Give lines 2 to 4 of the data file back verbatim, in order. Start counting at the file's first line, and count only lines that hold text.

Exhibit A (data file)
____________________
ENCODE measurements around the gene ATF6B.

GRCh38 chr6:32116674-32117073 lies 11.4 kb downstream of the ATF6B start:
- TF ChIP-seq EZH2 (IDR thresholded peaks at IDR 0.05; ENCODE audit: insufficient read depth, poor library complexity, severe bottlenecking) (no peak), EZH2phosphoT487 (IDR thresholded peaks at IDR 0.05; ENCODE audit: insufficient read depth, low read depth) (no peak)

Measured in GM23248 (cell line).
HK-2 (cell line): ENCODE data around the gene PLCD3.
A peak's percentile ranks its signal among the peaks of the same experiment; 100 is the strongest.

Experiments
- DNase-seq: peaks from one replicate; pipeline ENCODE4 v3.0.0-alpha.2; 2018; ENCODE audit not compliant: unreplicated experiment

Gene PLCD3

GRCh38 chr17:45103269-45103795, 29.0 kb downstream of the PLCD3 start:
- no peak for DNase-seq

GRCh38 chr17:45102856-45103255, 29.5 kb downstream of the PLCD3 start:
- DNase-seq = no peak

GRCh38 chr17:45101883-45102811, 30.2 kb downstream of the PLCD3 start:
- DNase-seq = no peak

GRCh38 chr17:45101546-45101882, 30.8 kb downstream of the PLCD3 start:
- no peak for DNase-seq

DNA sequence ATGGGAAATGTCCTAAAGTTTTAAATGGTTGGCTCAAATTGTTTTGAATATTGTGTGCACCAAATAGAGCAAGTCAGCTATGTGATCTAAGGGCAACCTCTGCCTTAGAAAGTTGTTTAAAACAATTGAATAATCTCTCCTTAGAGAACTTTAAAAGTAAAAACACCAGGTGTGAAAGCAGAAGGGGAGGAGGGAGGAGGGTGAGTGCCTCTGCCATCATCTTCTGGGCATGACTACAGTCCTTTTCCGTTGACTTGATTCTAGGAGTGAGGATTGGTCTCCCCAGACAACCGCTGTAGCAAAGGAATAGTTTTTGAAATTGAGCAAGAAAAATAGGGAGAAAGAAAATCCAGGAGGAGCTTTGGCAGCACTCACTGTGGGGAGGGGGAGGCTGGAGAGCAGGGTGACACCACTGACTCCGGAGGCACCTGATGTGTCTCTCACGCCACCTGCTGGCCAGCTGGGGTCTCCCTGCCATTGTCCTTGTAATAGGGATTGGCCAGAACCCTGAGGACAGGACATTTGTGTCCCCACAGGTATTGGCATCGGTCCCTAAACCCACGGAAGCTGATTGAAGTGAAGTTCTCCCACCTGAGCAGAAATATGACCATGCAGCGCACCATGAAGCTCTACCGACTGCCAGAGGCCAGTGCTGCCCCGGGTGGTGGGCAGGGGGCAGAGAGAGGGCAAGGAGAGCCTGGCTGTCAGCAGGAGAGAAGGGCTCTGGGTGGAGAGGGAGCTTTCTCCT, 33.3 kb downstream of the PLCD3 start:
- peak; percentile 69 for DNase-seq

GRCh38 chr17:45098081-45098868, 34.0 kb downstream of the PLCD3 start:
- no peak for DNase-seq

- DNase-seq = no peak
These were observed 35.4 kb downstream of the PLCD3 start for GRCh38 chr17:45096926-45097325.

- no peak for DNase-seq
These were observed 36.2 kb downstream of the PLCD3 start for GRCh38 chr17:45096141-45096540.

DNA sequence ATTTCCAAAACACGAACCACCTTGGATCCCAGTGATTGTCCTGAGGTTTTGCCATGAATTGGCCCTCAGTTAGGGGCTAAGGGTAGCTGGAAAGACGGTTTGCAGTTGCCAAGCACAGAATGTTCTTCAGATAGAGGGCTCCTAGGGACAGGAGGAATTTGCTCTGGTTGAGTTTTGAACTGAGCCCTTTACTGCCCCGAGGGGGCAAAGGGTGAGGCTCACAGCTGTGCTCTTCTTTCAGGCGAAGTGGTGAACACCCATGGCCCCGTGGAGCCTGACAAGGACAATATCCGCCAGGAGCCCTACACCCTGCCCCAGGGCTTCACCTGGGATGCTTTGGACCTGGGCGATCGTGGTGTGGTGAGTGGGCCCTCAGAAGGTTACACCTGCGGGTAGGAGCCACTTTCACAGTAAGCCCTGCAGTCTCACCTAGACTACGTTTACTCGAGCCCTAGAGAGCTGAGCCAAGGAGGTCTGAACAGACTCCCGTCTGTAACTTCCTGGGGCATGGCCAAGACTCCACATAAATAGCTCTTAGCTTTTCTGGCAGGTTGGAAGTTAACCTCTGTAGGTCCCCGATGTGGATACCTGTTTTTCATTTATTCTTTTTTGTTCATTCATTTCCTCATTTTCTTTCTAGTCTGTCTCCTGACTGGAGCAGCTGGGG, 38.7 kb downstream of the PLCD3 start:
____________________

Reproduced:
GRCh38 chr6:32116674-32117073 lies 11.4 kb downstream of the ATF6B start:
- TF ChIP-seq EZH2 (IDR thresholded peaks at IDR 0.05; ENCODE audit: insufficient read depth, poor library complexity, severe bottlenecking) (no peak), EZH2phosphoT487 (IDR thresholded peaks at IDR 0.05; ENCODE audit: insufficient read depth, low read depth) (no peak)

Measured in GM23248 (cell line).